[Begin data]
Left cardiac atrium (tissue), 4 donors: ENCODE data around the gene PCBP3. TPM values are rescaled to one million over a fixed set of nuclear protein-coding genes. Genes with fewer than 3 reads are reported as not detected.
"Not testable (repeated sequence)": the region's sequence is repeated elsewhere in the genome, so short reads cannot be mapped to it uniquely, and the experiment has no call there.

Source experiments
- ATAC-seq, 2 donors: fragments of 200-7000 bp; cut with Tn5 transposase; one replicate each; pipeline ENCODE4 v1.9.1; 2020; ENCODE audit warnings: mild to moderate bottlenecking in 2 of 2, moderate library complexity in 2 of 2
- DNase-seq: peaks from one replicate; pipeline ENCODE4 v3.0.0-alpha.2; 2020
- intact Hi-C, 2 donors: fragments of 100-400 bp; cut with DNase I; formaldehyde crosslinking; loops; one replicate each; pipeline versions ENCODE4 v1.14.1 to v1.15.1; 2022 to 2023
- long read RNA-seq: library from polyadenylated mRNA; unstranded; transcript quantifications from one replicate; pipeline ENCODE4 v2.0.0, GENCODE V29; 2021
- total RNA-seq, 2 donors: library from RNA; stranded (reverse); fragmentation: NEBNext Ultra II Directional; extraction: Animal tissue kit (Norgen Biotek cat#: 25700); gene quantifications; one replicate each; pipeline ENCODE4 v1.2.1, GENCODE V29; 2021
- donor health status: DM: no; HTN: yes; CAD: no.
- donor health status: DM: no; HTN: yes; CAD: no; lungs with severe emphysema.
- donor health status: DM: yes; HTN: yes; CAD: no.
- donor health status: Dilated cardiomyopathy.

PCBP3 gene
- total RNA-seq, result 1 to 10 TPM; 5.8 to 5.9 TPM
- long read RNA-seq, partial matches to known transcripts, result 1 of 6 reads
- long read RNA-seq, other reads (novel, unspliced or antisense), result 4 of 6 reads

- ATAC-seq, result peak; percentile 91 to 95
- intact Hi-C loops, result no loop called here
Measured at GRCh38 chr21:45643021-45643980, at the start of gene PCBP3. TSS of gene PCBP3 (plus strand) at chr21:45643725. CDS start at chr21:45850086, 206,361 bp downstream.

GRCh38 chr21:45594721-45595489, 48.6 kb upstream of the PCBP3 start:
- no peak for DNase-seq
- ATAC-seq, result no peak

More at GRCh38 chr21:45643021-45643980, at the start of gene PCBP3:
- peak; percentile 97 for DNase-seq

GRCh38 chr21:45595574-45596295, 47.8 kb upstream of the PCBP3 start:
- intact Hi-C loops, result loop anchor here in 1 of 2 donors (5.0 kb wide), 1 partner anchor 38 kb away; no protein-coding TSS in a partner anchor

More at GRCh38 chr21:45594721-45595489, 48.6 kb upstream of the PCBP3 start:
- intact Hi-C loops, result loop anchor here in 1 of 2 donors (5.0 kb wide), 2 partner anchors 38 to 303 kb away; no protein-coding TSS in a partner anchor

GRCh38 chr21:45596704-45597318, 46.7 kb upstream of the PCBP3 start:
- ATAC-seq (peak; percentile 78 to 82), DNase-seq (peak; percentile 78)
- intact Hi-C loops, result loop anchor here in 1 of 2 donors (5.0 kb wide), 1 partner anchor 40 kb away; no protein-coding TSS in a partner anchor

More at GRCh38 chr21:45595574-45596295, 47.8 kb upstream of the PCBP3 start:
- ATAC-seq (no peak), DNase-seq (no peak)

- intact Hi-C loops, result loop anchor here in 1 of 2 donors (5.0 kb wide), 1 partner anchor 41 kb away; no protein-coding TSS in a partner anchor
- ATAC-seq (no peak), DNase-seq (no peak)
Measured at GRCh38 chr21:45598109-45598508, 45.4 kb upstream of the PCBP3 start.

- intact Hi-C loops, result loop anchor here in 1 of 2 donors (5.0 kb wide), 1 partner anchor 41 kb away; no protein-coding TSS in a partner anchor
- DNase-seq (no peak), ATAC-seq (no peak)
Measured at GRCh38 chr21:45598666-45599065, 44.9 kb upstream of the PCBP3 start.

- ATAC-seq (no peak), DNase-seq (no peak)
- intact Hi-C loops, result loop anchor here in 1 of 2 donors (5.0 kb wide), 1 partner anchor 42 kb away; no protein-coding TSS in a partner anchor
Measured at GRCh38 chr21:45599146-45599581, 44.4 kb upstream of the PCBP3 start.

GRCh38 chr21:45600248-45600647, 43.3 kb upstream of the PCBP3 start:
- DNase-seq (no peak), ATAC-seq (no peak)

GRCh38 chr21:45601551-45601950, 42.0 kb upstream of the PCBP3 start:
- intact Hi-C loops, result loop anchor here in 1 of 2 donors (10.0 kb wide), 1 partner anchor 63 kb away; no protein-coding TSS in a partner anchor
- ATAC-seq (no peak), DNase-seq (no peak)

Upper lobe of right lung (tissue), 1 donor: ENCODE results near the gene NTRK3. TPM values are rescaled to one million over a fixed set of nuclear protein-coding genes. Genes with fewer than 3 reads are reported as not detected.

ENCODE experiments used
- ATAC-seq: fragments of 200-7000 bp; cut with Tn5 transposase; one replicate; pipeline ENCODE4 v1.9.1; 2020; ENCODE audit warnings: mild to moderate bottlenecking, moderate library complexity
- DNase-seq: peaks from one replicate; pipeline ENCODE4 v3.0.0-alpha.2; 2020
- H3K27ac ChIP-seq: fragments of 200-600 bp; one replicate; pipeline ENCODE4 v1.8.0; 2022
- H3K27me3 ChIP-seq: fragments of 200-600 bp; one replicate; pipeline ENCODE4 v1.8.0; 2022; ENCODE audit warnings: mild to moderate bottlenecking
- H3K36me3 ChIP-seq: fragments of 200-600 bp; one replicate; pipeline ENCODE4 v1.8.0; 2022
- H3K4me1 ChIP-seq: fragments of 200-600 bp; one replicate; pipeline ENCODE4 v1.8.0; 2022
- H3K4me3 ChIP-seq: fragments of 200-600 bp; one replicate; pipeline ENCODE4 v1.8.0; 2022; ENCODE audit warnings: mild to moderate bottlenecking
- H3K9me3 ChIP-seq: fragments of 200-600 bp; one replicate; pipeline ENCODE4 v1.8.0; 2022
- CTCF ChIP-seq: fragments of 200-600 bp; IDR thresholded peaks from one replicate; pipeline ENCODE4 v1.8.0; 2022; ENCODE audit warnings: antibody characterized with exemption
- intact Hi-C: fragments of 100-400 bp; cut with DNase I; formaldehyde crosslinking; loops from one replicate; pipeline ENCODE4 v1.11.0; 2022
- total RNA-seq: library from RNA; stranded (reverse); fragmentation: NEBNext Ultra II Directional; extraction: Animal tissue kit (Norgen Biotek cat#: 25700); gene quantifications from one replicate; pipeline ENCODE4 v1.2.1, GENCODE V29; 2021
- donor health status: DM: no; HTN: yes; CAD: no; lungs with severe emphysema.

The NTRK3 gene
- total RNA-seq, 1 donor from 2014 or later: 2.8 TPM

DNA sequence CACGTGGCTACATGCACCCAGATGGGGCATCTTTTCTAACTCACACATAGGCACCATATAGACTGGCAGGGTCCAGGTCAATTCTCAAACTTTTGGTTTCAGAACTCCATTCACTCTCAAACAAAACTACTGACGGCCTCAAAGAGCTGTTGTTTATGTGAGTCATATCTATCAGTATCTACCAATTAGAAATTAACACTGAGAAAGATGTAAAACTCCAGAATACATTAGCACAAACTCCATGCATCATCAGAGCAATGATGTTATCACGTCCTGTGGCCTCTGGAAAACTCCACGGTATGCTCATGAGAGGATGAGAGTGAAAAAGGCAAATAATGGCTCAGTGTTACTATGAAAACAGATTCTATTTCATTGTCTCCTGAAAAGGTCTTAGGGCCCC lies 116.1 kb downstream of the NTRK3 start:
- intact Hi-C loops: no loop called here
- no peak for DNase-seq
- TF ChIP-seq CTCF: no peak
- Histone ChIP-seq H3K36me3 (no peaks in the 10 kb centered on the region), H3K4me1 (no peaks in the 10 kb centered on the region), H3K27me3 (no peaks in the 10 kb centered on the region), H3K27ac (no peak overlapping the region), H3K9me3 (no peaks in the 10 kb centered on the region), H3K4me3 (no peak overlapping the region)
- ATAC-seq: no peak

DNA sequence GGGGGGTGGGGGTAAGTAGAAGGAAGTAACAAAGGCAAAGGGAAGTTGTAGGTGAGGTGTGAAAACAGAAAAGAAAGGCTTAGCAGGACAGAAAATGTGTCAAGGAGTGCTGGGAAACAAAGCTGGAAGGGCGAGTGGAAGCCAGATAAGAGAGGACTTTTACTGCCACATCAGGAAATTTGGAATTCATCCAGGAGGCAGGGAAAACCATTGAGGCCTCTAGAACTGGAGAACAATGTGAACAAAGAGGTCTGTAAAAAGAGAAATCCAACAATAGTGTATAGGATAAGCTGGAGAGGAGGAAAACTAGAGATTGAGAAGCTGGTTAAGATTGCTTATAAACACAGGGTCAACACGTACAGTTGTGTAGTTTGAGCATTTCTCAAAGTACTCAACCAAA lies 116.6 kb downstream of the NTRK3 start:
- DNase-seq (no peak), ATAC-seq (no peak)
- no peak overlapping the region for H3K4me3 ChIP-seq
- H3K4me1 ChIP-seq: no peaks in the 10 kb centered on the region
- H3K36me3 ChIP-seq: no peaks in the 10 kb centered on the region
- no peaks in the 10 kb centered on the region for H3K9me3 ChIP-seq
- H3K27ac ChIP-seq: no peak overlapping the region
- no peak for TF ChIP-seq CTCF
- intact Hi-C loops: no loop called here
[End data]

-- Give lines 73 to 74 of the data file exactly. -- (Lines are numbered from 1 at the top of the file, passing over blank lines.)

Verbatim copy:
- H3K4me1 ChIP-seq: no peaks in the 10 kb centered on the region
- H3K36me3 ChIP-seq: no peaks in the 10 kb centered on the region